Outlook: Company law: If it aint broke, why fix it?

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IF A CAMEL is a horse designed by committee, then perish the thought of what Margaret Beckett's review of company law might come up. What we are dealing with here is a Steering Group advised by a Consultative Committee backed up by at least six Working Parties.

Thankfully, this new beast, whatever it might be, will not be worrying the body corporate too much this side of the millennium. It will take three years to complete the review, meaning there is no danger of anything as revolutionary as a new Companies Act until well into Labour's second term.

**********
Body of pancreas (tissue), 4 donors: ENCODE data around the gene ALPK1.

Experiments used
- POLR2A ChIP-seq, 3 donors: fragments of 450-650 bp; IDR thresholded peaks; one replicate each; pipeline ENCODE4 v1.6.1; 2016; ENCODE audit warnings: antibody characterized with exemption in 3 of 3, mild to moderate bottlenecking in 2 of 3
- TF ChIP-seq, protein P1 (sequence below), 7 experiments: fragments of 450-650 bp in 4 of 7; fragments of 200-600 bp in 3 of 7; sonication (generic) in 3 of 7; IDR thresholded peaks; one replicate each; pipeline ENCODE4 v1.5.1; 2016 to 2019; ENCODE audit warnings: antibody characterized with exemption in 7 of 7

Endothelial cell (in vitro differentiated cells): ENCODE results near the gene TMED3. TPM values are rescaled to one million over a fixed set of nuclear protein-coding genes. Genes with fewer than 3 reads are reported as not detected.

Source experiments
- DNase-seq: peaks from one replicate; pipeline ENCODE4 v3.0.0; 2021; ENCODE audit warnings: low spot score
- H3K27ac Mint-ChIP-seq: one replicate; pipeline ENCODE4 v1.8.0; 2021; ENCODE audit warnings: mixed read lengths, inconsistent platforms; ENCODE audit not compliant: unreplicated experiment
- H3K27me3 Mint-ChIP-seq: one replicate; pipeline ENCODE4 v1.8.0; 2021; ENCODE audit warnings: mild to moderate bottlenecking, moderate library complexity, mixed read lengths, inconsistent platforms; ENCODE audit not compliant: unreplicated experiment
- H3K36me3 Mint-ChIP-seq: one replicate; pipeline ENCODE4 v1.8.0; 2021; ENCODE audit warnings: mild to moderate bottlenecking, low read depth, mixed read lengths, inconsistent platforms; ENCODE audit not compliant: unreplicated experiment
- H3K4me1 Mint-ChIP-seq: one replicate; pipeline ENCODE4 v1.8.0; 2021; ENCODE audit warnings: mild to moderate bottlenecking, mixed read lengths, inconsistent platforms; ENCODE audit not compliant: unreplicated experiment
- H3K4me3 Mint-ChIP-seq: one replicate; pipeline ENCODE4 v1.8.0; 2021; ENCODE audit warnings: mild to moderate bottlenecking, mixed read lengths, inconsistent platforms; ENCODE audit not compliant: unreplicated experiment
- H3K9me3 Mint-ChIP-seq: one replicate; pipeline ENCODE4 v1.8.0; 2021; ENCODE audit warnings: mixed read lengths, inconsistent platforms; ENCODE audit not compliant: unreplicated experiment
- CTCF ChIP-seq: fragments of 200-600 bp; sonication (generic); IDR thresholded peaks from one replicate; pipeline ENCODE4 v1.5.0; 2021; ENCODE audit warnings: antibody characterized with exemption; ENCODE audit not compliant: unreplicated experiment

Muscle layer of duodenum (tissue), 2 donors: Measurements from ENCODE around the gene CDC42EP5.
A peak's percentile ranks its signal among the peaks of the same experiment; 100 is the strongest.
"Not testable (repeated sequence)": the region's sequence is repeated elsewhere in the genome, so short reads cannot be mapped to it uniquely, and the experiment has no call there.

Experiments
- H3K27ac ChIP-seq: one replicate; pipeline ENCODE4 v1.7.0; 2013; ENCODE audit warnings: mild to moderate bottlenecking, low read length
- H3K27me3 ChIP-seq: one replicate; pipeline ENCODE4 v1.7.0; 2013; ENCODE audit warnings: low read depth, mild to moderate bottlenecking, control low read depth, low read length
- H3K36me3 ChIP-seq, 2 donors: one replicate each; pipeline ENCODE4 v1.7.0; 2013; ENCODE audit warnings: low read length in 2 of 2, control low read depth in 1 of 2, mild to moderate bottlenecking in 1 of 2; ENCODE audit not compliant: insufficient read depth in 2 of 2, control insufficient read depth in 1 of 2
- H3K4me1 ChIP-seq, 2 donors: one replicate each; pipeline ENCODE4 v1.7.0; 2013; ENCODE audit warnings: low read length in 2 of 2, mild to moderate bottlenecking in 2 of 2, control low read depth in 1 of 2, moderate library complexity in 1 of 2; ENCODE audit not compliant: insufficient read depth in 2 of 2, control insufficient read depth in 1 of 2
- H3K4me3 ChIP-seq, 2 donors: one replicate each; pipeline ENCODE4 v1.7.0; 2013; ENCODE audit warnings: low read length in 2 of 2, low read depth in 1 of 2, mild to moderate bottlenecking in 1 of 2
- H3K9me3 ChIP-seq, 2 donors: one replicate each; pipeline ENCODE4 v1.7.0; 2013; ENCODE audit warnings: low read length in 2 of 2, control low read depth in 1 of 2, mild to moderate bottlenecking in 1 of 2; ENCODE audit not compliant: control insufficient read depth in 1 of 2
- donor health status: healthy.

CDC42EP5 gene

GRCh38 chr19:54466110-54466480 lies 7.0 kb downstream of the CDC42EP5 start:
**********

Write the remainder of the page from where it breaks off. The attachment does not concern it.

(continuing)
Since the last overhaul of company law was 50 years ago and since the existing legislation is still largely based on the model the Victorians dreamed up 150 years ago, another four or five years doesn't seem like a long time to wait.

But there's the rub. If there was anything fundamentally wrong with company law as it stands, then present Act would be ripped up now and replaced with something more appropriate. The fact that the Government cannot find time in its legislative programme in this Parliament rather proves the CBI's point that it is hard to detect pressure for radical change. Nor, it appears, do ministers have strong views on what to do with it.